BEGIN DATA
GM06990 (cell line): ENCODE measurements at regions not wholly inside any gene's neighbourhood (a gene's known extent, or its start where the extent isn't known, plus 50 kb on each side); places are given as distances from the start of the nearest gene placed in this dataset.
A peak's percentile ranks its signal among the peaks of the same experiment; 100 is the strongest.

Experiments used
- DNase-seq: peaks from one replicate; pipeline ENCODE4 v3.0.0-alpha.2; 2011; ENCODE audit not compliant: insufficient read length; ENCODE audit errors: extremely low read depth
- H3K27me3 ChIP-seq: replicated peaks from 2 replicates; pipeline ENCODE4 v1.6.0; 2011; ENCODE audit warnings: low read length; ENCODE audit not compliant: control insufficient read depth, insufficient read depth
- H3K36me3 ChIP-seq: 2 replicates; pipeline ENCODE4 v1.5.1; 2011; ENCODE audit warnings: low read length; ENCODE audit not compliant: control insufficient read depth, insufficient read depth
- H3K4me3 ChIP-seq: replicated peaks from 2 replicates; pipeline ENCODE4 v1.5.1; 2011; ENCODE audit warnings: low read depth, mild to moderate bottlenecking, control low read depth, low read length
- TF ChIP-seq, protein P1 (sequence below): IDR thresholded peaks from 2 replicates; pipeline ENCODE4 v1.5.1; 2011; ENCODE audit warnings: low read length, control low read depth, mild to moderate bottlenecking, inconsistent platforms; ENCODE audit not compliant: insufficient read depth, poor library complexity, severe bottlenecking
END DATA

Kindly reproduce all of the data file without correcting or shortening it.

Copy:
GM06990 (cell line): ENCODE measurements at regions not wholly inside any gene's neighbourhood (a gene's known extent, or its start where the extent isn't known, plus 50 kb on each side); places are given as distances from the start of the nearest gene placed in this dataset.
A peak's percentile ranks its signal among the peaks of the same experiment; 100 is the strongest.

Experiments used
- DNase-seq: peaks from one replicate; pipeline ENCODE4 v3.0.0-alpha.2; 2011; ENCODE audit not compliant: insufficient read length; ENCODE audit errors: extremely low read depth
- H3K27me3 ChIP-seq: replicated peaks from 2 replicates; pipeline ENCODE4 v1.6.0; 2011; ENCODE audit warnings: low read length; ENCODE audit not compliant: control insufficient read depth, insufficient read depth
- H3K36me3 ChIP-seq: 2 replicates; pipeline ENCODE4 v1.5.1; 2011; ENCODE audit warnings: low read length; ENCODE audit not compliant: control insufficient read depth, insufficient read depth
- H3K4me3 ChIP-seq: replicated peaks from 2 replicates; pipeline ENCODE4 v1.5.1; 2011; ENCODE audit warnings: low read depth, mild to moderate bottlenecking, control low read depth, low read length
- TF ChIP-seq, protein P1 (sequence below): IDR thresholded peaks from 2 replicates; pipeline ENCODE4 v1.5.1; 2011; ENCODE audit warnings: low read length, control low read depth, mild to moderate bottlenecking, inconsistent platforms; ENCODE audit not compliant: insufficient read depth, poor library complexity, severe bottlenecking